The Els Club is the first completed venue at Dubai Sports City, and it is clear that the developers are eager to make a good first impression, as the course is in immaculate condition. Every blade of grass and each grain of sand look as if they were combed and air-brushed in anticipation of the official launch.
It is also clear that Els and his crew put a lot of thought and effort into the development of this course. An enormous amount of earth must have been moved to create the rolling fairways, deep pot bunkers, and elevated greens that we regarded as the most striking features about this course.
Not as ‘easy’ as it looks
One of the interesting things about this new course from the ‘Big Easy’ is that most of the holes look relatively ‘easy’ when you are standing on the tee, because the fairways generally are wide and inviting. However, it is by no means a course where you can simply bomb your driver without fear of penalty. You really have to think your way around the course, as severe trouble lurks on every hole, especially as you get closer to the green.
Bombers should especially take note that the fairways get much tighter the farther you hit it, and a few pot bunkers are strategically placed in several fairways to keep you honest. Shorter hitters can take solace knowing that most often it is not worth the risk to try to carve your drive near or between the distant fairway bunkers.
Els has created a course in which approach shots are extremely tricky, as many of the greens are well-guarded by deep bunkers. In a few cases, pins are tucked directly behind bunkers, which mean placement of the drive is critical so as to give yourself a spot where you have an unobstructed line to the hole.
One of the things we enjoyed most about the course is that it offered a lot of risk reward opportunities. You will have many chances to shave off a little distance on a dogleg or aim for a tightly guarded pin, but while the payoff for achieving these shots will be high, you can also post a high number by ending up in a deep pot bunker or in a sandy waste area.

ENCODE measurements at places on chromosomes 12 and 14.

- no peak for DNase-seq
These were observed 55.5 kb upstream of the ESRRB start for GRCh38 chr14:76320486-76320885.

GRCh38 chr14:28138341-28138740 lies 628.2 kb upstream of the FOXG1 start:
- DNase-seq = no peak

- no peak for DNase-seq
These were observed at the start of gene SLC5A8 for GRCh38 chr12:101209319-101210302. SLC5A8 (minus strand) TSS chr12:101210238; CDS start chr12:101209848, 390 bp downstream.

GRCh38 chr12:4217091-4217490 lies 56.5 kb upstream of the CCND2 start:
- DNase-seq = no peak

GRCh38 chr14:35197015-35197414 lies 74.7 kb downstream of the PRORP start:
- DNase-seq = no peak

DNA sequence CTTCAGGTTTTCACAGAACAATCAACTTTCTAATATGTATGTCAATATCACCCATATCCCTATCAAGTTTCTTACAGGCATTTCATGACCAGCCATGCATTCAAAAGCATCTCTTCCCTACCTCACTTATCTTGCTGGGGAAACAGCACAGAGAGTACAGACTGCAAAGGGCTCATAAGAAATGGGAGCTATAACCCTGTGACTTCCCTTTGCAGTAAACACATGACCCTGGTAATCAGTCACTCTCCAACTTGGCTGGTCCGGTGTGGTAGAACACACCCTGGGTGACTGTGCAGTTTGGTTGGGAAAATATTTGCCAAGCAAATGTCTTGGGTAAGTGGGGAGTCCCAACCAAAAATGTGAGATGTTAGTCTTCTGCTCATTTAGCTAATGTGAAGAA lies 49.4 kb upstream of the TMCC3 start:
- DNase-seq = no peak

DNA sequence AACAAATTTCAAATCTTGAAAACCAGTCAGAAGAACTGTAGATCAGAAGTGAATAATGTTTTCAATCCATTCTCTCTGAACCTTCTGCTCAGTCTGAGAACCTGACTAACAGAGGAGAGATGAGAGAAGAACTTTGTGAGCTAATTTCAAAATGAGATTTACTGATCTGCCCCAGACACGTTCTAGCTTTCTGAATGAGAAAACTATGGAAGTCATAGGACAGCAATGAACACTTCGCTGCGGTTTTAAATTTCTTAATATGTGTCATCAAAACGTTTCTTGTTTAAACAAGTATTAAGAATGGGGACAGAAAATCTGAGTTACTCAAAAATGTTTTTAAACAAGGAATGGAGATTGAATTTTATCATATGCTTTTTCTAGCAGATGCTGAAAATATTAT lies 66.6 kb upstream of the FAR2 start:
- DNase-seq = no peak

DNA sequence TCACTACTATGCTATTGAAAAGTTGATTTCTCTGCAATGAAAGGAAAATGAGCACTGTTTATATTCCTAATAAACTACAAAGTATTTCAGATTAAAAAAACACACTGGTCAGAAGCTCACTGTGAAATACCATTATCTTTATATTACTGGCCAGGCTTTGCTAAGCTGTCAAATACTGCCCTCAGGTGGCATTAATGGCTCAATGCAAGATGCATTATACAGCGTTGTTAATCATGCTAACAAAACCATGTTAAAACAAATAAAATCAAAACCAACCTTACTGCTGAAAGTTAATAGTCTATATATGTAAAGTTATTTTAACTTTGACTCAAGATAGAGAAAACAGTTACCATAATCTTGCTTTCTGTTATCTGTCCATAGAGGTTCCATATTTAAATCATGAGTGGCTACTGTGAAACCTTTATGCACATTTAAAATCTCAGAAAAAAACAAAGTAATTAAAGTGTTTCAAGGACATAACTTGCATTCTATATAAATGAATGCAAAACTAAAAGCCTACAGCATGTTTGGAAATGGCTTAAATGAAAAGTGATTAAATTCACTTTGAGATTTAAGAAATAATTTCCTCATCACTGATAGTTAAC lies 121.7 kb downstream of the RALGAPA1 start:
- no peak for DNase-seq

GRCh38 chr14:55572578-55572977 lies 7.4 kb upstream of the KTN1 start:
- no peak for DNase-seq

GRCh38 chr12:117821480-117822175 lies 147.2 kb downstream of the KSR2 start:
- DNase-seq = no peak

Perhaps the best example of this was the 15th, which we found the most difficult hole on the course. It is a long par four that is guarded by water on the right. If you shape your tee shot at an angle close to the water, you can set yourself up for a relatively straightforward approach shot, but if you lose it to the right you will be wet. Alternatively, if you take a more conservative route and bail out on the left side of the wide fairway, you will be facing a difficult challenge to get home in two.
Every hole requires some decision making, as really none can be considered an easy birdie, especially when the coastal winds are blowing strong like they did the day we played it. The course measures a whopping 7,538 yards from the tips, but wisely there are five sets of tees giving players of all skill levels a fair test.
Our main quibble with course, and it is really no reflection on Els’s design, is that currently there is a large amount of construction under way around the course. Many homes are being built directly along the periphery and most of them are in their early stages, so there is a lot of concrete on display. Obviously this problem will be remedied when the surrounding development is complete.
Our other aesthetic complaint is that although the venue is lush green, has majestic rolling fairways, and boasts two scenic water holes, there is only one tree on the entire layout, which detracts a little from the course’s visual interest.
However, strictly from a golfing perspective, Els has crafted an exceptional layout that offers a superb test for any level of golfer, a trademark of any great course. We found it to be both challenging and fun, without being overly tricked up as some new courses tend to be.
It will be interesting to compare The Els Club to the new course that Tiger Woods is developing in Dubai. Woods has been Ernie’s greatest nemesis on the course for years, and down the road we will get a chance to see if Tiger is able to keep his edge over his rival when it comes to course design.